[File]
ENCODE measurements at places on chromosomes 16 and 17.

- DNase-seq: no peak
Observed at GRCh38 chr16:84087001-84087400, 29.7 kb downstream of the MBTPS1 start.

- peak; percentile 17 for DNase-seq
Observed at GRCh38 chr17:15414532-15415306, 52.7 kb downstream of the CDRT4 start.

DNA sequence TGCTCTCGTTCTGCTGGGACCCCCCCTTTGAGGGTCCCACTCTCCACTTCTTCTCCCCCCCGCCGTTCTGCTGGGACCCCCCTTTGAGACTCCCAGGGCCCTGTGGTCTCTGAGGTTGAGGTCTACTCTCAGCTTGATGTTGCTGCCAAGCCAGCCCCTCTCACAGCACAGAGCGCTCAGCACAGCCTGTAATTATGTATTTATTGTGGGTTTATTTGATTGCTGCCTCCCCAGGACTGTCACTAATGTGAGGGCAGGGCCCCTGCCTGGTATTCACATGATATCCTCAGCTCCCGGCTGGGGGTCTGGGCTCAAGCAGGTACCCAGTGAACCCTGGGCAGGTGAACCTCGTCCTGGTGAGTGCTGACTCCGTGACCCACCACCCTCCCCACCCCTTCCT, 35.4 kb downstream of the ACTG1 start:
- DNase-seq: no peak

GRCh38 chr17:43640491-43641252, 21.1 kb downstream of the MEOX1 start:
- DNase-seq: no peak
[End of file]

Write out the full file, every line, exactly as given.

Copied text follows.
ENCODE measurements at places on chromosomes 16 and 17.

- DNase-seq: no peak
Observed at GRCh38 chr16:84087001-84087400, 29.7 kb downstream of the MBTPS1 start.

- peak; percentile 17 for DNase-seq
Observed at GRCh38 chr17:15414532-15415306, 52.7 kb downstream of the CDRT4 start.

DNA sequence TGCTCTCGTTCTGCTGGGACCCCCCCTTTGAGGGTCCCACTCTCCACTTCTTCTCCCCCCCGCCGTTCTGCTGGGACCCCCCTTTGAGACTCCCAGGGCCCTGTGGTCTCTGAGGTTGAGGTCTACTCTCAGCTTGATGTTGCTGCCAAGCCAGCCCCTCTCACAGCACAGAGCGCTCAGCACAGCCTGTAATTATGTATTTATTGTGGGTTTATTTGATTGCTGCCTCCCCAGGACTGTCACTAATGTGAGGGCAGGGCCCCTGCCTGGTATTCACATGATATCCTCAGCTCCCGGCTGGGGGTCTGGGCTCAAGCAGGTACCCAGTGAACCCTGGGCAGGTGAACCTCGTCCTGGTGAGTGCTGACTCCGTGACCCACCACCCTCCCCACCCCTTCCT, 35.4 kb downstream of the ACTG1 start:
- DNase-seq: no peak

GRCh38 chr17:43640491-43641252, 21.1 kb downstream of the MEOX1 start:
- DNase-seq: no peak